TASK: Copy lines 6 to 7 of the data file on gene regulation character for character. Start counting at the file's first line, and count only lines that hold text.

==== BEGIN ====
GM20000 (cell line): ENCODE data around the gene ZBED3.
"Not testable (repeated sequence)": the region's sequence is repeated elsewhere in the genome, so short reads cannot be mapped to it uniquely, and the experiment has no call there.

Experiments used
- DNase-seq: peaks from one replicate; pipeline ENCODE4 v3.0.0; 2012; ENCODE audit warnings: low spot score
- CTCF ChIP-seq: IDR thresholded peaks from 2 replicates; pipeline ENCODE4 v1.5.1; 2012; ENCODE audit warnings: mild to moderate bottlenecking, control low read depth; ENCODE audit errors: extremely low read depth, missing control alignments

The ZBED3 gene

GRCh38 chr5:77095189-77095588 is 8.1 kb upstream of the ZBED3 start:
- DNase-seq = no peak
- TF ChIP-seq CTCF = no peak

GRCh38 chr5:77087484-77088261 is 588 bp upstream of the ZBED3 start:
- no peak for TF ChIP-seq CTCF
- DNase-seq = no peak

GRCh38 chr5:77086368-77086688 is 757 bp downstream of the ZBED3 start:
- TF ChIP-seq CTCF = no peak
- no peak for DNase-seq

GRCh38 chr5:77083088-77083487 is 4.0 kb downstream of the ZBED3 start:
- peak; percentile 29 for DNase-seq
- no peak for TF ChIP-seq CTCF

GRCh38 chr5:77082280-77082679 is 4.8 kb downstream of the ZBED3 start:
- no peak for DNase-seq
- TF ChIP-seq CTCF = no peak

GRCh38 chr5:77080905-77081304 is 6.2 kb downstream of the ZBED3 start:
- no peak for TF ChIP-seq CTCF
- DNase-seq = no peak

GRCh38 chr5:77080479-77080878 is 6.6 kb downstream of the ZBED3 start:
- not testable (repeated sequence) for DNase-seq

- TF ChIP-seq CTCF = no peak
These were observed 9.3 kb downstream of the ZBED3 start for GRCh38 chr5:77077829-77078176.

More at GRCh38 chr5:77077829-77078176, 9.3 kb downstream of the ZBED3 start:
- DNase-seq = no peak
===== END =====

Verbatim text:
The ZBED3 gene

GRCh38 chr5:77095189-77095588 is 8.1 kb upstream of the ZBED3 start: